Democrats face some strong headwinds as they try to win back rural voters, and one of those challenges remains former President Trump himself.
According to a new poll for the Democratic group, One Country Project, 49% of rural voters say they would vote for Trump in 2024, while 32% said they would support Biden. Rural voters favored Trump over Biden 54% to 42% in 2020.
Some 57% of rural voters approve of the job he did as president, while Biden’s rural approval is at 42%.
Rural voters don’t fully trust Democrats or Republicans as a whole, “but then you've got Donald Trump as the separate north star,” said pollster Doug Usher, who summarized the results on a webinar. Rural voters view him much more positively than any other political leader that was tested.
Take note: In a warning sign for Democrats, the top concern among rural voters is inflation. The top policy priority that they want the federal government to address is illegal immigration.
By the way: The poll has some relatively good news for Biden in that 47% of rural voters approve of his Build Back Better spending plan.
For more on Democrats’ internal struggle over Build Back Better, read our Washington Week Ahead.
Pope Francis lays into ag, other business sectors
Pope Francis used his Twitter feed over the weekend to blast big business as well as the food and agriculture sectors. In a series of tweets, he called on “large mining, oil, forestry, real estate, agribusiness companies to stop destroying nature, to stop polluting, to stop intoxicating people and food.”
He also said “big food corporations” should “stop imposing monopolistic production and distribution structures that inflate prices and end up withholding bread from the hungry.”
Keep in mind: The pope’s Twitter account has 18.8 million followers.
By the way: Nearly 67 progressive groups are urging Biden and Ag Secretary Tom Vilsack to break ties with corporate ag companies and the concept of free trade when it comes to feeding the world.
“This urgently needed reform must prioritize the rights and livelihoods of workers, food producers, and frontline communities, ensure food security through food sovereignty in the U.S. and abroad,” the groups say in a letter.
US soymeal exports off to a big start for new marketing year
U.S. soymeal exports are getting to a big start for the 2021-22 marketing year, which started Oct. 1. The U.S. exported 301,000 metric tons of soymeal in the first week of October, the largest weekly volume shipped since March, says Mac Marshall, vice president of market intelligence at the United Soybean Board and U.S. Soybean Export Council.
“We’ve gotten off to a great start with meal exports,” Marshall tells Agri-Pulse.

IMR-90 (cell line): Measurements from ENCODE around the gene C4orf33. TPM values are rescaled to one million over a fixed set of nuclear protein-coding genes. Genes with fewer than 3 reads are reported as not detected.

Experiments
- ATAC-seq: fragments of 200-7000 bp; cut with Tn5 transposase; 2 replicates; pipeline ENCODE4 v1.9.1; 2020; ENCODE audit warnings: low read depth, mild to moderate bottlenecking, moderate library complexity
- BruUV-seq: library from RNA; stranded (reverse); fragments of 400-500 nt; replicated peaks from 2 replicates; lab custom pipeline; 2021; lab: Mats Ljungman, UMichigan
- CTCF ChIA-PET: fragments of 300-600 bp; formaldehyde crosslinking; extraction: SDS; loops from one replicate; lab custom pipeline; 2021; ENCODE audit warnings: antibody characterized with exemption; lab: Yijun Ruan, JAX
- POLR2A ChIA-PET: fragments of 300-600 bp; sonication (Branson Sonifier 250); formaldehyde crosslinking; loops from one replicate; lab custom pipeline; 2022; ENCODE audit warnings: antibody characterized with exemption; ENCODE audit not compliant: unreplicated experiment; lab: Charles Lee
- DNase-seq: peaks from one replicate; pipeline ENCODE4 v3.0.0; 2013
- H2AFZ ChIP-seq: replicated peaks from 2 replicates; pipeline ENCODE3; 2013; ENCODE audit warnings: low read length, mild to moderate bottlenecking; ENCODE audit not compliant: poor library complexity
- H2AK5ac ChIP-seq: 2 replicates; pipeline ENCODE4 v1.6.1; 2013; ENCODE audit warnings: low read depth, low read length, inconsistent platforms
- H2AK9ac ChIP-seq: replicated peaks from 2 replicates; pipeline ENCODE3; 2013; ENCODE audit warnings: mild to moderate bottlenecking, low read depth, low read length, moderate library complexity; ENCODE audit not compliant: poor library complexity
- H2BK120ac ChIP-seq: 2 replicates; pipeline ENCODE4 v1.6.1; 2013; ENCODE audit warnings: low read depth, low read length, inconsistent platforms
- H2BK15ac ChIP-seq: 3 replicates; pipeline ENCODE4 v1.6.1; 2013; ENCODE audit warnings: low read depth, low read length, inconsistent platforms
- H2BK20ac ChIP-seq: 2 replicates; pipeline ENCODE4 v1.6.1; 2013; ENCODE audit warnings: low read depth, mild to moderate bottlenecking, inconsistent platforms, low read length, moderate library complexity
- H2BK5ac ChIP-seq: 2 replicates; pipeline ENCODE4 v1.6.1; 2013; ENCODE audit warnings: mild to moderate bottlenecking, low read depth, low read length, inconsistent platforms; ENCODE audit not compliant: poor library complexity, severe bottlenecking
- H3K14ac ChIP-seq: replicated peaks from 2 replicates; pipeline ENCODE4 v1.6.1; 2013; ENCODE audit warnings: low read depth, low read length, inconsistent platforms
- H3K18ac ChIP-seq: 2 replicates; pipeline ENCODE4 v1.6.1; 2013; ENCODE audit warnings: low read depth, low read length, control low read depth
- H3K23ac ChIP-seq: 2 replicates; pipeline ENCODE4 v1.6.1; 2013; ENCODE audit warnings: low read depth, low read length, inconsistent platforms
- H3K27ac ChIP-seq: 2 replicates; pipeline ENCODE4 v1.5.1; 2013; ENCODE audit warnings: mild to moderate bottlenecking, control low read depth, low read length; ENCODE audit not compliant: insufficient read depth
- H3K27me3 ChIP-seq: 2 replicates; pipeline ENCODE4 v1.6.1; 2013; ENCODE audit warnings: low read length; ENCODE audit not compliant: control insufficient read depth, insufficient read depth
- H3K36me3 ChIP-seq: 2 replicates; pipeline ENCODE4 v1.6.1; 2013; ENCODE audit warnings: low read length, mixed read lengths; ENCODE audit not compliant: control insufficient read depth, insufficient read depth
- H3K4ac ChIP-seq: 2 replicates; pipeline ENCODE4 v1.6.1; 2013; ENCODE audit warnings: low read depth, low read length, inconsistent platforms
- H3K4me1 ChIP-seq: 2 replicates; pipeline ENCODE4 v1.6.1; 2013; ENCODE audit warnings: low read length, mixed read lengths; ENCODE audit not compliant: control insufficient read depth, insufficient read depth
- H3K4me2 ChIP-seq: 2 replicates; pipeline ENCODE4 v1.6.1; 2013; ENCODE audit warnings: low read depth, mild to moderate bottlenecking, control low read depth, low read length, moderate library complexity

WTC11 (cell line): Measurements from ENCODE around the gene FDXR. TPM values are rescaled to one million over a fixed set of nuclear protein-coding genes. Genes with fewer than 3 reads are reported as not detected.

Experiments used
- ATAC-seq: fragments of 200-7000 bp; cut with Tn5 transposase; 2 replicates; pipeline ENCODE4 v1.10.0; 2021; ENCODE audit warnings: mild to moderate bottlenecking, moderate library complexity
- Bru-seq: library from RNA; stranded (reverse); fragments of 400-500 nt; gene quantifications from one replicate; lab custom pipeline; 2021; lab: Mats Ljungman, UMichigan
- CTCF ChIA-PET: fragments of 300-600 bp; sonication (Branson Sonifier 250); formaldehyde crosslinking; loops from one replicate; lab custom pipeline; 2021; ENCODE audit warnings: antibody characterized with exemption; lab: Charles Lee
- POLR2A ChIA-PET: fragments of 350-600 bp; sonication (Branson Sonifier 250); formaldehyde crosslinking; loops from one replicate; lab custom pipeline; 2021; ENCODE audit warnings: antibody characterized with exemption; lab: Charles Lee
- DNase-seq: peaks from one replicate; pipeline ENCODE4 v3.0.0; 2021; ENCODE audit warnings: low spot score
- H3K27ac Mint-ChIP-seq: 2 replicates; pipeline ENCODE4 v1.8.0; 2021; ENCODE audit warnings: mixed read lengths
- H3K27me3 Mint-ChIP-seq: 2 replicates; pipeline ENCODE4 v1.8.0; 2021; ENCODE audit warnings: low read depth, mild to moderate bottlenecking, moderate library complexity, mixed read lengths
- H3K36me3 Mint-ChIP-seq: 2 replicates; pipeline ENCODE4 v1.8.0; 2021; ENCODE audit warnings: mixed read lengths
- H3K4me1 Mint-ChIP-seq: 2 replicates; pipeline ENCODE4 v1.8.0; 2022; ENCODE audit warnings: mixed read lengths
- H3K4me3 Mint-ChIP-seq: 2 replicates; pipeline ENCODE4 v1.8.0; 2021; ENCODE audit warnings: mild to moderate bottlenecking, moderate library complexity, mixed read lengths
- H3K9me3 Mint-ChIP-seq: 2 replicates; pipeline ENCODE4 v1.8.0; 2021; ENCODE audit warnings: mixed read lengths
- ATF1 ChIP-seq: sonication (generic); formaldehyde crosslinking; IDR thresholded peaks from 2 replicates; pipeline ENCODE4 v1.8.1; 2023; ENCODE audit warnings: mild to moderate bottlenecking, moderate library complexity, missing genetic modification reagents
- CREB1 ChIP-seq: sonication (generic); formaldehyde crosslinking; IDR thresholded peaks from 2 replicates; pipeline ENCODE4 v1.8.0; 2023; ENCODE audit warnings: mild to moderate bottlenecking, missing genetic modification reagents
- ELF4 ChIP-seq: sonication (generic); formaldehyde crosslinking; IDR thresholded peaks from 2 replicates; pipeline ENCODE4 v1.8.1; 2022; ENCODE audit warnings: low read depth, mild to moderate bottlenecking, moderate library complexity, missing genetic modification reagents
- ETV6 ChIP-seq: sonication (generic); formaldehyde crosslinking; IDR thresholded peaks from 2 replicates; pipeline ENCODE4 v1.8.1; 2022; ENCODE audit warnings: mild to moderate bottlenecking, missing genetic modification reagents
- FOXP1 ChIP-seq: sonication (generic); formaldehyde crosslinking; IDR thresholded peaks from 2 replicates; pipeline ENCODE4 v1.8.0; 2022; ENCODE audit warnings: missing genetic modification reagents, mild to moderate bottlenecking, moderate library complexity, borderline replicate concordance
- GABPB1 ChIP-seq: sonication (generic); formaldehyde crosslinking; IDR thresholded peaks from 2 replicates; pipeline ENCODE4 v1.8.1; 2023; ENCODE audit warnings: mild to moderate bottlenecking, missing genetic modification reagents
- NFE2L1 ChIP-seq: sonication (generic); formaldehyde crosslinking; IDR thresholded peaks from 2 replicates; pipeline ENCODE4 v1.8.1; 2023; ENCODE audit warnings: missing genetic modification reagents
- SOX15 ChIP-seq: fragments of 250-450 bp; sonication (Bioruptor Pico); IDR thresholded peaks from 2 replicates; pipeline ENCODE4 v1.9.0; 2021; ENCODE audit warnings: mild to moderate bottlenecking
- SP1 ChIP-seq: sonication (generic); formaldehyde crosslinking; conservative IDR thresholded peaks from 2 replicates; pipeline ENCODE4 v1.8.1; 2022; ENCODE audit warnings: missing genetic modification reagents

Sales are strong, too. Foreign buyers committed to purchases of 365,400 tons of soymeal from Oct. 1-7. Export sales for soymeal for a one-week period haven’t been that high since June, Marshall said.
NPPC calls for reform to worker visas
The National Pork Producers Council is calling on U.S. immigration officials to reform a visa program that is key to keeping hog operations staffed. The TN visa program was created under NAFTA to allow Mexican and Canadian professionals in a variety of areas to be allowed to work in the U.S. for up to three years.
“NPPC has received reports that eligible applicants have been denied entry into the country for no cause and cannot appeal such decisions,” the pork producer group said. “Other evidence suggests applicants have been rejected because of subjective interpretations of having ‘sufficient ties’ to their home country and about their intent to return to it.”
Take note: In a move expected to ease pressure on some food and ag operations, the Biden administration has halted indiscriminate company raids to find undocumented immigrants. The administration will focus on “unscrupulous” employers with a history of “exploiting undocumented workers and paying them substandard wages.”
NASS delays report on local food marketing practices
USDA’s National Agricultural Statistics Service is delaying issuance of its report on ag products marketed as local foods, so it can collect more information. Instead of Nov. 18, the report will be release sometime early next year, NASS says.
The statistics service says that in order to get a complete picture of local food marketing practices in light of COVID, the survey is being expanded to include producers “who have not indicated prior local food marketing.”
“There is a high interest in this important data series,” a NASS spokesperson told Agri-Pulse.
USFWS needs to drill down on Mexican wolf recovery
The Fish and Wildlife Service must be more specific about how it plans to recover the Mexican wolf, including by addressing wolf-livestock conflicts and illegal killing of the species, a federal judge ruled late last week.
U.S. District Judge Jennifer Zipps ordered the service to revise its recovery plan for the wolf. Many of the actions listed in the plan “are so vague as to not constitute an action at all,” the judge said.
Poaching of wolves accounted for 105 deaths between 1998, when reintroduction began in the Southwest, and 2019. The latest count showed the number of wolves increased 14% in 2020 to at least 186, FWS said.
She said it.”We don’t need to win back rural America. We don’t need to win rural America by 51 points. We just need to do better than we have.” - Former Sen. Heidi Heitkamp, D-N.D., founder of the One Country Project.
Bill Tomson, Steve Davies and Ben Nuelle contributed to this report.
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